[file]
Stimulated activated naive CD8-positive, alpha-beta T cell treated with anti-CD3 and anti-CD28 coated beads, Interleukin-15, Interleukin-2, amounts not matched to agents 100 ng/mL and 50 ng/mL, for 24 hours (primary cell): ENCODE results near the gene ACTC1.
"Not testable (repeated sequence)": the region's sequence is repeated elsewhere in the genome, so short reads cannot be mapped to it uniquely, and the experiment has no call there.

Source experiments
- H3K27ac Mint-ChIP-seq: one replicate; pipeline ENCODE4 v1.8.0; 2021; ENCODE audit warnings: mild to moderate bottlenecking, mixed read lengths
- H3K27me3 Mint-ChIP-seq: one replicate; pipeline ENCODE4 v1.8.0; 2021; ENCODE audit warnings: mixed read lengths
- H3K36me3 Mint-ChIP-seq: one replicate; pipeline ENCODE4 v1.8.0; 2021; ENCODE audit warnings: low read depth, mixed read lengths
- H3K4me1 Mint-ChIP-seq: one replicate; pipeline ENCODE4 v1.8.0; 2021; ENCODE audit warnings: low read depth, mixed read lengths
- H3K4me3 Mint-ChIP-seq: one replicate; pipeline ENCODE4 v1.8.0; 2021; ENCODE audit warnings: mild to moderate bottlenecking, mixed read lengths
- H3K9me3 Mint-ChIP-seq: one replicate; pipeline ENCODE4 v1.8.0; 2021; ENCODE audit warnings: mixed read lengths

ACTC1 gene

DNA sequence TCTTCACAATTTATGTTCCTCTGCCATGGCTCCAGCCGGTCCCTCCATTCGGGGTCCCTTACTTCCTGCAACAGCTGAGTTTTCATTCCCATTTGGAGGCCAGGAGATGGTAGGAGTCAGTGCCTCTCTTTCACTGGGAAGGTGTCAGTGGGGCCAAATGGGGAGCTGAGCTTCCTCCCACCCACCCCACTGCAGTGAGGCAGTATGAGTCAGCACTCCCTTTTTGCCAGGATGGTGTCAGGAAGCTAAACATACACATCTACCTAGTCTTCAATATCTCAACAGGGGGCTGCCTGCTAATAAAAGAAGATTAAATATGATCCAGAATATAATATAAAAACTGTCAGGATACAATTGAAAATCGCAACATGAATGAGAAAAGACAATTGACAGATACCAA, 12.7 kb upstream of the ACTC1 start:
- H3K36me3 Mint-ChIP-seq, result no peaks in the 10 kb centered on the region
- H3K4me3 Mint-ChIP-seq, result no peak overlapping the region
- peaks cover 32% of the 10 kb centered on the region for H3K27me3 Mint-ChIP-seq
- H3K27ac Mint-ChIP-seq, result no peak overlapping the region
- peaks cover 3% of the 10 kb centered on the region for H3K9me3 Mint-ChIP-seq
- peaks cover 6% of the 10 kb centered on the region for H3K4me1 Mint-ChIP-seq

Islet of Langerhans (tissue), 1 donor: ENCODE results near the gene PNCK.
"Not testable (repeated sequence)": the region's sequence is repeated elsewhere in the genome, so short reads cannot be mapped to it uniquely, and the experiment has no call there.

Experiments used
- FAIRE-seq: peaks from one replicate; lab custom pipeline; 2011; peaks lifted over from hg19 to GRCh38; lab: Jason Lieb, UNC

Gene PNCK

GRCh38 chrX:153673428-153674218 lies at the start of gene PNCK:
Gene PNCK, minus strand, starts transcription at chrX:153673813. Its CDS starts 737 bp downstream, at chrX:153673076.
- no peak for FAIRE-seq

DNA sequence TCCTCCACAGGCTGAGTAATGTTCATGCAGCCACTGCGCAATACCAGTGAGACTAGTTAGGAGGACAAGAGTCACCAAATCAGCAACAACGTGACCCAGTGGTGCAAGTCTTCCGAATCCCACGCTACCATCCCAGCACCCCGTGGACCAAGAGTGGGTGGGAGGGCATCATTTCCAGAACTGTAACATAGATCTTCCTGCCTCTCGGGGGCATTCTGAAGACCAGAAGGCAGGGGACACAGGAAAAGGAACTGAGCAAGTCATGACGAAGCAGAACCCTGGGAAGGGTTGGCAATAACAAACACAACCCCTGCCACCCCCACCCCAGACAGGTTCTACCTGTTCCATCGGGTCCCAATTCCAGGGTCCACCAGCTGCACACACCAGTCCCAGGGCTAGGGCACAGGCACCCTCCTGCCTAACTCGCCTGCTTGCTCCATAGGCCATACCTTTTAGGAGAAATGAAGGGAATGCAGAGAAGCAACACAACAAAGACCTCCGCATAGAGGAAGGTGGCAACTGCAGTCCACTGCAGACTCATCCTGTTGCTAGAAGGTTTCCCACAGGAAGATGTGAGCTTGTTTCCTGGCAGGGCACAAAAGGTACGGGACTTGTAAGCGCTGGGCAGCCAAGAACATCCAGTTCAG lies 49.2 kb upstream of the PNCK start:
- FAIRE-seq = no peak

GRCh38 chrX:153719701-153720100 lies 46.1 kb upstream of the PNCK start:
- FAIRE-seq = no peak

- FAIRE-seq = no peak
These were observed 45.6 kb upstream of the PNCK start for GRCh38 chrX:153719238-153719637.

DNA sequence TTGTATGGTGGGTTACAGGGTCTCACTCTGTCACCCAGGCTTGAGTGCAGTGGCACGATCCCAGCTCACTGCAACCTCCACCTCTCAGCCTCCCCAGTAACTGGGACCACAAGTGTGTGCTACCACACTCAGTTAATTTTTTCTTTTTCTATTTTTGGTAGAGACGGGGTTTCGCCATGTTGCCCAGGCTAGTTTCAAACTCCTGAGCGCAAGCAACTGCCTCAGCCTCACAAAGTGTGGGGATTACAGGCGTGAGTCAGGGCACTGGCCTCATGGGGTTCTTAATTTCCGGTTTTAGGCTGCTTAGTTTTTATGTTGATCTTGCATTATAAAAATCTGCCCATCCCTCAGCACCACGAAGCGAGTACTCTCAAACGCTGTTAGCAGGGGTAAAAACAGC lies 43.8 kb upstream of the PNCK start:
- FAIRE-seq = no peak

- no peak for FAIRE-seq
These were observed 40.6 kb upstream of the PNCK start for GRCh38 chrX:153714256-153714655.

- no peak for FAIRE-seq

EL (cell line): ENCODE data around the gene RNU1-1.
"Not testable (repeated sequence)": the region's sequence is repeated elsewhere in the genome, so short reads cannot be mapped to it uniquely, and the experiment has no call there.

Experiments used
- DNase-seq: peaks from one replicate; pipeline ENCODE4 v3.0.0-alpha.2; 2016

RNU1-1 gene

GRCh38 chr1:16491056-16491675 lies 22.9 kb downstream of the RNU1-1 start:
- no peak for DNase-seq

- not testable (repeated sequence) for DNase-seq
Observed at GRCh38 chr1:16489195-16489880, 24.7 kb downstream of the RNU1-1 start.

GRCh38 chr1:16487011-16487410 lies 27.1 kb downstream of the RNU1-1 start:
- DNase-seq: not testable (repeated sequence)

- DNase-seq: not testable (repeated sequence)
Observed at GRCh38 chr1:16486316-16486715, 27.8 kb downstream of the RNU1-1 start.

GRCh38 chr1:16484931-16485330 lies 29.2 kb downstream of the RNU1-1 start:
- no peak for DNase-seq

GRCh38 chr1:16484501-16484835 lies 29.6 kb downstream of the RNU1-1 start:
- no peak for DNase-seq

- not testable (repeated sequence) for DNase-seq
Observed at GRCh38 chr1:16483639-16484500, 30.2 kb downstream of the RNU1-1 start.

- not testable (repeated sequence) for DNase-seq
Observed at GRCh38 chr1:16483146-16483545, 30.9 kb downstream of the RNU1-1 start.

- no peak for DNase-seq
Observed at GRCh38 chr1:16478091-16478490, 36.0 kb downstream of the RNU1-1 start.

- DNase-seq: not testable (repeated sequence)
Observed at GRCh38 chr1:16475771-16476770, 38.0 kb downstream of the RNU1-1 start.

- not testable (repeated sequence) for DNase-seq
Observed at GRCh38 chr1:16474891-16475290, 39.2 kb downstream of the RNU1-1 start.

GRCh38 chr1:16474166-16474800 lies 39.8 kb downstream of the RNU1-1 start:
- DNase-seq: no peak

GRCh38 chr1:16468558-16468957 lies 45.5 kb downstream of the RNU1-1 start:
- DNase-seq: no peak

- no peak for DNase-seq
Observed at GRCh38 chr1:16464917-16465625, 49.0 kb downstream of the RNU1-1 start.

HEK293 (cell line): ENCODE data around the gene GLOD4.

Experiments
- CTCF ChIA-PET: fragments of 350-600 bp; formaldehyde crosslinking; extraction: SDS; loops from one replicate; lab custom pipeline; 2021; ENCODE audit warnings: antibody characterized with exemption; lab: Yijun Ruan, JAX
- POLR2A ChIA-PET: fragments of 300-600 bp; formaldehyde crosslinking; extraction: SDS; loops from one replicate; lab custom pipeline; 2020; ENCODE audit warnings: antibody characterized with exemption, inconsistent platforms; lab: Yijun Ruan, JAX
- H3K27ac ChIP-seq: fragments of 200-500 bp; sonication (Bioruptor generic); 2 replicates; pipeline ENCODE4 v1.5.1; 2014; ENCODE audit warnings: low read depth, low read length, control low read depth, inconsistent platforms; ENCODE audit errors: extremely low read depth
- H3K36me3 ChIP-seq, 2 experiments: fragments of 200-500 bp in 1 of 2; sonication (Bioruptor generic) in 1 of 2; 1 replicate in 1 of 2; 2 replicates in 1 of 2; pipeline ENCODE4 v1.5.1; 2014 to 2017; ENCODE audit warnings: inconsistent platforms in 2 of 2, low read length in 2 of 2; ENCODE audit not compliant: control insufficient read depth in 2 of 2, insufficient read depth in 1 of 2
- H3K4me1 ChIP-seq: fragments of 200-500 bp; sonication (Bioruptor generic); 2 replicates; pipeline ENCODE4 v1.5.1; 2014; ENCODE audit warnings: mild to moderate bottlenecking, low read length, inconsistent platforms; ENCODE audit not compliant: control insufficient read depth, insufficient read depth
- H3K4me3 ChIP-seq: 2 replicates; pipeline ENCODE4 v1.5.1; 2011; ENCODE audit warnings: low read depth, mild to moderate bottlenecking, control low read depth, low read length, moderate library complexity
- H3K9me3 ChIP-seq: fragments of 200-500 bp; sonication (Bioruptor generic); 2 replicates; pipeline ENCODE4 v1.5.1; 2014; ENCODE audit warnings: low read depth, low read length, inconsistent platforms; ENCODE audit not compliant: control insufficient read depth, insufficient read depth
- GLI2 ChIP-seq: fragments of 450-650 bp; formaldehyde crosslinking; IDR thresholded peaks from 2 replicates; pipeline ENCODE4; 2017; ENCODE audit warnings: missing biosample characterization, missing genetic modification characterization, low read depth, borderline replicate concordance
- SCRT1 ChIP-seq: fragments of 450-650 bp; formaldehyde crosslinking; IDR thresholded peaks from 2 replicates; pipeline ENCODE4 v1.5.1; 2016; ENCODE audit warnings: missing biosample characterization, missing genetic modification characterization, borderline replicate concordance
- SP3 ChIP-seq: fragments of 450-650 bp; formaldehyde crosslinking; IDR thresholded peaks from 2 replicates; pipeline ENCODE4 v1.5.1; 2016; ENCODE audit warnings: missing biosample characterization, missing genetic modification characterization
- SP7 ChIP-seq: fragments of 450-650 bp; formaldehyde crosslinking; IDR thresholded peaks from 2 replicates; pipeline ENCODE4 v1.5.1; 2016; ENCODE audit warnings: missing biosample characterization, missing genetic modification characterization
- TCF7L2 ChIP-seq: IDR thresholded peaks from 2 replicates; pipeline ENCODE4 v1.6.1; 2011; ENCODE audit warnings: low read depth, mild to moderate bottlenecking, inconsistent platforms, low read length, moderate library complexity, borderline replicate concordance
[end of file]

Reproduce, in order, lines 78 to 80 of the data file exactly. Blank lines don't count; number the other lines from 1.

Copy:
- H3K9me3 ChIP-seq: fragments of 200-500 bp; sonication (Bioruptor generic); 2 replicates; pipeline ENCODE4 v1.5.1; 2014; ENCODE audit warnings: low read depth, low read length, inconsistent platforms; ENCODE audit not compliant: control insufficient read depth, insufficient read depth
- GLI2 ChIP-seq: fragments of 450-650 bp; formaldehyde crosslinking; IDR thresholded peaks from 2 replicates; pipeline ENCODE4; 2017; ENCODE audit warnings: missing biosample characterization, missing genetic modification characterization, low read depth, borderline replicate concordance
- SCRT1 ChIP-seq: fragments of 450-650 bp; formaldehyde crosslinking; IDR thresholded peaks from 2 replicates; pipeline ENCODE4 v1.5.1; 2016; ENCODE audit warnings: missing biosample characterization, missing genetic modification characterization, borderline replicate concordance